Training on Integrated Aquaculture at Sam Nujoma Campus

The Sam Nujoma Campus hosted a practical training workshop on Integrated Aquaculture which was offered by local and international experts from Namibia, South Africa, and France. The team included Prof John J. Bolton, Emeritus Professor and Senior seaweed research biologist from the University of Cape Town, Dr Maria Darias a Research Scientist at the French National Research Institute for Sustainable Development, Dr Brett Marc Macey a Specialist Scientist at the University of Cape Town, Dr Marissa Brink-Hull a Postdoctoral Research Fellow at the University of Cape Town, and Mr Martin Tjipute an aquaculture specialist from the University of Namibia.

Workshop participants

The overall objective of the workshop was to provide an understanding of the importance of incorporating IMTA within the development of Namibian aquaculture (fresh and marine water), identify problems associated with aquaculture practices (such as physical and biological stressors) linked to this ‘artificial’ environment, focus on microbiomes, probiotics, and immunostimulants to improve aquatic animal health and welfare. The workshop was facilitated by AfriMAQUA Network (, a research network for sustainable marine aquaculture in Africa that include researchers in the field of marine aquaculture from southern Africa (Namibia, South Africa), eastern Africa (Tanzania, Kenya, Mauritius), western Africa (Senegal, Côte d’Ivoire) and France.

Integrated Multi-Trophic Aquaculture (IMTA) represents a sustainable production method that can reduce the environmental impacts of aquaculture, facilitate species diversification, and increase production. In IMTA, complementary aquaculture species from varying trophic levels are co-cultured and by-products from one species are recaptured as a feed resource for use by another, thereby reducing waste but also providing valuable additional feeds/fertilizers. For example, waste (particulates) excreted by abalone or sea urchins can serve as a food source for sea cucumbers, while the dissolved nutrients (ammonia) can fertilize seaweeds, which act as a bio-filter so that water can be recirculated in the system and the seaweed can be used as a feed. IMTA therefore not only improves the environmental footprint and circularity of the system but allows for the diversification of monocultures to multiple species, increasing the number of products produced or providing supplementary feed.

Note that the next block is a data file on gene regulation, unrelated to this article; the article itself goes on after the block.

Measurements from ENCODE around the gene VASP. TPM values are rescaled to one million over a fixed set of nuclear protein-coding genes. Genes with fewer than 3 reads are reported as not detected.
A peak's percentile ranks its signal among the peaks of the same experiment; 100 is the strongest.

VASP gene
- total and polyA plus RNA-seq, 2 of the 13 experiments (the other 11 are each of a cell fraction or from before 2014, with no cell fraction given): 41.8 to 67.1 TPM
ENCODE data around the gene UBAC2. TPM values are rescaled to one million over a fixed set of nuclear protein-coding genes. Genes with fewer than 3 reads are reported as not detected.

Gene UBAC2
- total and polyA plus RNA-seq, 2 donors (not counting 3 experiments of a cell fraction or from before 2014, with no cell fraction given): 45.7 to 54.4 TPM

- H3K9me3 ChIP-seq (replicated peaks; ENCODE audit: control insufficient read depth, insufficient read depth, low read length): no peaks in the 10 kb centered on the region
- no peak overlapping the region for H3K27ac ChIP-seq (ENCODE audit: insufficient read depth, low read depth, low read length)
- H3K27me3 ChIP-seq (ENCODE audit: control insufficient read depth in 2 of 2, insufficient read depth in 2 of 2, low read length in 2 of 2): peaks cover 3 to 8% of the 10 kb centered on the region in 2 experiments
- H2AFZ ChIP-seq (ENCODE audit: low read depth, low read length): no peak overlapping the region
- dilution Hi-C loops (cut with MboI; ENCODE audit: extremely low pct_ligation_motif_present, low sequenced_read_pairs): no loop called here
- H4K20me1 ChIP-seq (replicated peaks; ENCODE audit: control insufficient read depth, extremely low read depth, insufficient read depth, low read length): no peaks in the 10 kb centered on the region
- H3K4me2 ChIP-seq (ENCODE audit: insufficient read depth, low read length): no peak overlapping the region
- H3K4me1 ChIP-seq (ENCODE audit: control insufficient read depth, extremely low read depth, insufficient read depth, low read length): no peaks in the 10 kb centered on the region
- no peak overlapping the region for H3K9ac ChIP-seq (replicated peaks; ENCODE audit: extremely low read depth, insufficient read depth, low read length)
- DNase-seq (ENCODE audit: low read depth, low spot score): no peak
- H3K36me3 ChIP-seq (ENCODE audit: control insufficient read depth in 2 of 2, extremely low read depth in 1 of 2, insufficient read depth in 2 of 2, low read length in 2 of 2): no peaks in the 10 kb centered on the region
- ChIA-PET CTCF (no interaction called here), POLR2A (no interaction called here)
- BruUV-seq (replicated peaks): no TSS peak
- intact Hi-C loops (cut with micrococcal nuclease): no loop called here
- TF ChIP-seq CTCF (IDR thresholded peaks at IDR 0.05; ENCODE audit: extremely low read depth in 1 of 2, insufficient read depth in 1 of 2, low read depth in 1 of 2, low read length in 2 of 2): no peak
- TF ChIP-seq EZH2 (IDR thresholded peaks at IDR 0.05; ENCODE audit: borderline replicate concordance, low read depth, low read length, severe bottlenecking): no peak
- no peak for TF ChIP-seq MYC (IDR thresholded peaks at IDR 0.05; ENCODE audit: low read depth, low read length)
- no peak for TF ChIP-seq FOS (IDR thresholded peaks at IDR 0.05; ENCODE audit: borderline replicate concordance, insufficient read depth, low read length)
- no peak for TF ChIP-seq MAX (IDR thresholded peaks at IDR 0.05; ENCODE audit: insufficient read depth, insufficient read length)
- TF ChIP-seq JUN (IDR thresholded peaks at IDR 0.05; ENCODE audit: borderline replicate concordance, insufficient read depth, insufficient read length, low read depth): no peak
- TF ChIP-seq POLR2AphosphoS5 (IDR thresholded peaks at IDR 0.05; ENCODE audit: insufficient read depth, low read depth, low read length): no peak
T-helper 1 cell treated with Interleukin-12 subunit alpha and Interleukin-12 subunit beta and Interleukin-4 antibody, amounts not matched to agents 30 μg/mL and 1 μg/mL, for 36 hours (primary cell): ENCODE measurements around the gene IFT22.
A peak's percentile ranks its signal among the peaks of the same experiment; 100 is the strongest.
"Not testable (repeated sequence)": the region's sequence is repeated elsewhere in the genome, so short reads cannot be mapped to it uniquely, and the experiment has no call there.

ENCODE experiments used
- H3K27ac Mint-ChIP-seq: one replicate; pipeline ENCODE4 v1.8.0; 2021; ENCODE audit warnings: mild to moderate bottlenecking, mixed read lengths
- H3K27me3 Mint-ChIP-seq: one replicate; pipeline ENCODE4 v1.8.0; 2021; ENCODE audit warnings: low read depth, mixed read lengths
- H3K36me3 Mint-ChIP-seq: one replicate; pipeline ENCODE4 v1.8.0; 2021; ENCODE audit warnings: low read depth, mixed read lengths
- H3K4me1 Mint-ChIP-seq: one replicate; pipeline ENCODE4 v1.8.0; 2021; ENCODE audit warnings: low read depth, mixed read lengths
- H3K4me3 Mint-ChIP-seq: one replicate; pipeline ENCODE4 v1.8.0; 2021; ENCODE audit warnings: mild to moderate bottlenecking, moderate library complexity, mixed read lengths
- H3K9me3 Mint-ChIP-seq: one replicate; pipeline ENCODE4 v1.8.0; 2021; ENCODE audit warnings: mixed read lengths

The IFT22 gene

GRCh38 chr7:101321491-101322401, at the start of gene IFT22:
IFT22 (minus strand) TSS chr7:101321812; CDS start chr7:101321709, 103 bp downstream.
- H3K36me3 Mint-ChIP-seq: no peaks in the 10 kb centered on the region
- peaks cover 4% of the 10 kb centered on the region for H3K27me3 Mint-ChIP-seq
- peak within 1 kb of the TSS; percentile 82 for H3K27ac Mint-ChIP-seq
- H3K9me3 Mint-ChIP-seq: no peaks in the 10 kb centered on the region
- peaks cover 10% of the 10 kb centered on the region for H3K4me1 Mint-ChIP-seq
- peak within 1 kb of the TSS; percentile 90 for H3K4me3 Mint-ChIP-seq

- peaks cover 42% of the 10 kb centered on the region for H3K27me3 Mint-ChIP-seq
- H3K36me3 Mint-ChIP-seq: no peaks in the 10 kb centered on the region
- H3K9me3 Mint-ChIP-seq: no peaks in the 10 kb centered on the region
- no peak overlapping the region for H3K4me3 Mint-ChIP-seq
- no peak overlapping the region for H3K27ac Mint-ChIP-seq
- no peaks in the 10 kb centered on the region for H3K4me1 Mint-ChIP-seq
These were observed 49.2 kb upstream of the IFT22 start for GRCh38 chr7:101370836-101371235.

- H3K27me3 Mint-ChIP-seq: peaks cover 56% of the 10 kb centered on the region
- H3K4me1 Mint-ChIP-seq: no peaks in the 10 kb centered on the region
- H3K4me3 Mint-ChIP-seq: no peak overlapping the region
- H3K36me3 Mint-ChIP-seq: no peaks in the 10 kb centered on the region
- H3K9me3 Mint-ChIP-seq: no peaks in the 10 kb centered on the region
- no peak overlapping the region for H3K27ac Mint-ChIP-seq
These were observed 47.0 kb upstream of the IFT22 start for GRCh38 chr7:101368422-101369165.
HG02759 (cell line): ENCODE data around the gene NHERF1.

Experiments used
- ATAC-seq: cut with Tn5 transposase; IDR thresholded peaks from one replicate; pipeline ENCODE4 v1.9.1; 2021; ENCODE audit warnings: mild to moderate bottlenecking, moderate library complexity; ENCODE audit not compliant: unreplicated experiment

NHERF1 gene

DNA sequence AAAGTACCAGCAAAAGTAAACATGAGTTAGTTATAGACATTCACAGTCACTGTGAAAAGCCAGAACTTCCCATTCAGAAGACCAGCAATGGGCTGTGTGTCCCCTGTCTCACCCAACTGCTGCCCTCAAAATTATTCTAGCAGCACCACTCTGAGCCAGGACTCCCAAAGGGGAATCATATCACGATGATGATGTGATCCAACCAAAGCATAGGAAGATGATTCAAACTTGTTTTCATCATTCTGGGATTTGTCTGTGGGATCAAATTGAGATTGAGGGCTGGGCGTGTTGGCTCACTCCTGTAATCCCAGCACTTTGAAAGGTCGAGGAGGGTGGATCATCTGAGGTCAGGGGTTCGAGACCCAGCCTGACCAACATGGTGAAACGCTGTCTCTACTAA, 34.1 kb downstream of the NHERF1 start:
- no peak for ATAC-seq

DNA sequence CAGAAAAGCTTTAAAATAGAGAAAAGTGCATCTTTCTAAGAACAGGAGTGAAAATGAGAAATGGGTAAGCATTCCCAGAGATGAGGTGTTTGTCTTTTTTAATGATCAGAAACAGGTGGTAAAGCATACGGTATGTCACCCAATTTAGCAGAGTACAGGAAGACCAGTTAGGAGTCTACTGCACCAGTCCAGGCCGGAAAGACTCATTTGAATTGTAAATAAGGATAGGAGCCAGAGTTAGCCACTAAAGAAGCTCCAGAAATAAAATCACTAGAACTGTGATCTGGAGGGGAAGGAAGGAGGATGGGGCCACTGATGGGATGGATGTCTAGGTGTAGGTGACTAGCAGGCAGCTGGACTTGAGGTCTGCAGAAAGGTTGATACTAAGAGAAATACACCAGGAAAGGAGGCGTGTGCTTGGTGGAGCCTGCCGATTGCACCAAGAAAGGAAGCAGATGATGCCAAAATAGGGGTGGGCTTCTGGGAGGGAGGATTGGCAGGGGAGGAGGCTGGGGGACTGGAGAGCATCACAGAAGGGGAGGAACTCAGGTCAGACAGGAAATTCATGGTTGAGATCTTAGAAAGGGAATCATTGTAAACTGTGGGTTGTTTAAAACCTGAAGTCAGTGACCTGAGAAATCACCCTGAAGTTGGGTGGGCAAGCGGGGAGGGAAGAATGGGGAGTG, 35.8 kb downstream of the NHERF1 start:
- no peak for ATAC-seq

Student in conversation with presenters

The topics covered during the training session included concepts of Integrated Multi-Trophic Aquaculture (IMTA) with topics on seaweeds in integrated aquaculture, feeds and nutrition of aquatic organisms and its impact on humans, as well as lectures on biosecurity, probiotics, disease, the roles of microbiomes in IMTA systems and the future of marine aquaculture. A blended (face-to-face and online) mode of lectures with presentations was adopted. In attendance were campus staff and students, delegates from the Ministry of Fisheries and Marine Resources (Namibia) as well as private aquaculture farm operators. Future collaborations research and student supervision is envisaged between Sam Nujoma Campus and the AfriMAQUA experts.

Original story compiled by: Martin Tjipute

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